But then again, it often is just that. People often see, buy and like what is uplifting — but it’s sometimes harder to find.

In the 20 Feet From Stardom movie, Sting says about these women:

“There’s a spiritual component to what they do, an inner journey, and any other success is cream on the cake.”

Photo by Heila Rogers

“Don’t Coppy M*” | Photo by Heila Rogers

Maybe we have to be ready to be the star, too. How to do that with grace and integrity, realizing we’re part of a whole — we’re a part along with others, we’re a piece of the bigger world. Not to mention eternity.

In many ways, this story of back-up singers is the story of women. Of being in the background, but maybe not by choice. Sometimes though, being in the background is a choice, both for men and women. There is an evolving awareness of the contributions and value of all voices, including those quieter ones, or those in the background.

When every one can share their unique piece with others as a part of the whole, then we’ll have the best, the most beautiful, music.

Also in the movie:

“It’s up to you to perfect that gift that you’ve been given.” — Stevie Wonder

Photo by Laurel Greszler

Photo by Laurel Greszler

The Science of Art

In Art, Life in Society on February 15, 2014 at 6:47 pm

By Stephanie Martin

E pluribus Unum: words we’ve all heard or read somewhere before. “Out of many, one.” The de facto motto of our nation until, “In God We Trust” was adopted, the phrase is on much of the money we all carry around in our wallets, purses, or pockets. Although physically present everywhere, it appears in conversation only when discussing the cultural, racial, or social diversity of America. However, it seems to me the phrase has an older application, older than our nation, older than its own language, Latin.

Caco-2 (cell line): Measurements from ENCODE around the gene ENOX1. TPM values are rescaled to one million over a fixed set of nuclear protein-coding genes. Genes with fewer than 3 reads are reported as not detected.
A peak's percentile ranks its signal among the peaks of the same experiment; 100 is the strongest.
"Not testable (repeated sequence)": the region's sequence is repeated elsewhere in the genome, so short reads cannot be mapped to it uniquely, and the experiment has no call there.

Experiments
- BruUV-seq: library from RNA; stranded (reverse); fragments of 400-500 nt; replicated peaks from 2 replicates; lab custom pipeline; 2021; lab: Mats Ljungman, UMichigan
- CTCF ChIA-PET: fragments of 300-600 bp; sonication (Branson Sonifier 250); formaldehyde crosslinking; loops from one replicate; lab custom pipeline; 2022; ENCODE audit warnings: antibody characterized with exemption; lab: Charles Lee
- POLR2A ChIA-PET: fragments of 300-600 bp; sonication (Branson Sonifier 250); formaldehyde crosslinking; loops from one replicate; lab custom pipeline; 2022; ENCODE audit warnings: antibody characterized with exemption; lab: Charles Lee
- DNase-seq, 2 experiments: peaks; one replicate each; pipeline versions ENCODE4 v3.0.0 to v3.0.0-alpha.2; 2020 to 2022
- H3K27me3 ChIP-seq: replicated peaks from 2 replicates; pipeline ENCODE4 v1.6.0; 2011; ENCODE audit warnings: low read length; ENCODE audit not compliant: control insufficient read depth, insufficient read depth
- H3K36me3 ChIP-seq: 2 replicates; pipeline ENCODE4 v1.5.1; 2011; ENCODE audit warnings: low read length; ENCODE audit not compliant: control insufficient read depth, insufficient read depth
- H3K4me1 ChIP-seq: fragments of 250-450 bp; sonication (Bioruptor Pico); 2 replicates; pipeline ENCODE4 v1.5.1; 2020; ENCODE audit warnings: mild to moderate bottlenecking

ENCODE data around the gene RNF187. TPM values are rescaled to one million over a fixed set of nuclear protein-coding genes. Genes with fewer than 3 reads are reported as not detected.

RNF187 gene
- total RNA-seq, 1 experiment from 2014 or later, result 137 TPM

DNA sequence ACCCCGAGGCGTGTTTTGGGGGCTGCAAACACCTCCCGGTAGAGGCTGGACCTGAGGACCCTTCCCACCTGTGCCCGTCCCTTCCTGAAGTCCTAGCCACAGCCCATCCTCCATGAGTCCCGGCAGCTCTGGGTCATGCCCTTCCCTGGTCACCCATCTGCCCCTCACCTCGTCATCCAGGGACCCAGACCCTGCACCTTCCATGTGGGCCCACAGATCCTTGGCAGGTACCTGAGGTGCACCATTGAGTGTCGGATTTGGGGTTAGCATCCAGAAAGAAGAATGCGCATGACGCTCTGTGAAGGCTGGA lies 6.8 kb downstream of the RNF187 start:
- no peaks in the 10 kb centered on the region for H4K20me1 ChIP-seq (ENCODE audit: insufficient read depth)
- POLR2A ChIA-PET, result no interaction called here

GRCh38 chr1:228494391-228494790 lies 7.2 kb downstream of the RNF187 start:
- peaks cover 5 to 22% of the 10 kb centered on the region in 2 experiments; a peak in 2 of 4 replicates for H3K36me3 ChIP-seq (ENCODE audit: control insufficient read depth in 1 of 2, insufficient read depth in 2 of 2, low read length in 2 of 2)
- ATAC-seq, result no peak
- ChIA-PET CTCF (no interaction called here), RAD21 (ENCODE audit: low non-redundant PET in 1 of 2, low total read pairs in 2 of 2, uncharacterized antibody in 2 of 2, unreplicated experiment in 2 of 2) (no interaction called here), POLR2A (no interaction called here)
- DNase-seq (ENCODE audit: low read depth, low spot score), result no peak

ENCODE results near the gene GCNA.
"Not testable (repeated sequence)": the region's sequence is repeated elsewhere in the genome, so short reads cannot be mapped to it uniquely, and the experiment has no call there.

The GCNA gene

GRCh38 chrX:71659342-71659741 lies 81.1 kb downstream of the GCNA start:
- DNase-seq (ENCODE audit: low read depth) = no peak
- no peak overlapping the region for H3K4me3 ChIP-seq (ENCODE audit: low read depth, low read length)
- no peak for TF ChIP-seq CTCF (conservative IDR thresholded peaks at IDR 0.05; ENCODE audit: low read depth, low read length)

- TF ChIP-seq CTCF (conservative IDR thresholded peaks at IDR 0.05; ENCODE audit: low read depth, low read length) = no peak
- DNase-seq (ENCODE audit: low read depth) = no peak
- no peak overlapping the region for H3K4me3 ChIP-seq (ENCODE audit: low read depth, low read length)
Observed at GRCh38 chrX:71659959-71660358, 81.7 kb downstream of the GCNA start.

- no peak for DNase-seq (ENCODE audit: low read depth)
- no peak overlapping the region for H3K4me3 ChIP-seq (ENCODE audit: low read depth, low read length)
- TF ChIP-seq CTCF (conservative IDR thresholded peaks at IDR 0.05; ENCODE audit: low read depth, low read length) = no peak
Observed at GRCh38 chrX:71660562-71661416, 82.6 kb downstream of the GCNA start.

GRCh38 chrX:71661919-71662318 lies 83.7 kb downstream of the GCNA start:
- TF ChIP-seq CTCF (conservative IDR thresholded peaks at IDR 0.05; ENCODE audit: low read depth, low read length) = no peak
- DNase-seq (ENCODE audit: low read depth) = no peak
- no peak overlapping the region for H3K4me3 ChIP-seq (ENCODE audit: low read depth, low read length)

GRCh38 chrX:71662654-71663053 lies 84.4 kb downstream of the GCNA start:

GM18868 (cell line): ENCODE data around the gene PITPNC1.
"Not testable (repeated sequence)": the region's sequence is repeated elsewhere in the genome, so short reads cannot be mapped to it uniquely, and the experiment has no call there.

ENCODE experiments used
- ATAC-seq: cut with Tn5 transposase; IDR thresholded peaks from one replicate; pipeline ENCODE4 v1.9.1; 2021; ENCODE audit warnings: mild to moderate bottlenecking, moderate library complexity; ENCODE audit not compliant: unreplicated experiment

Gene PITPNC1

Lately, I have been thinking about this phrase because I have been thinking about the idea of “one” and the idea of “many.” And here’s why. In less than one year, I will graduate with a degree in biochemistry and will, subsequently, stumble into a world in which I am not sure I want to practice biochemistry. In fact, I am not sure I know what I want to practice. If you had asked me last semester, or even at the beginning of last month, I would have told you that I was going to apply to film school and get a graduate degree in English. Last August, I would have told you that I was going to apply to grad school for chemistry or biochemistry. My senior year of high school, I would have told you that I might be a zookeeper or doctor. My freshman year, you might have heard me say I wanted to be a cowgirl. You get my drift. I have been living in an identity crisis for as long as I can remember. Although I could blame my identity crisis on being the middle child, I suspect it has something more to do with the dichotomy of my brain. My left brain wants me to be a scientist. My right brain wants me to be a writer.

full mannequin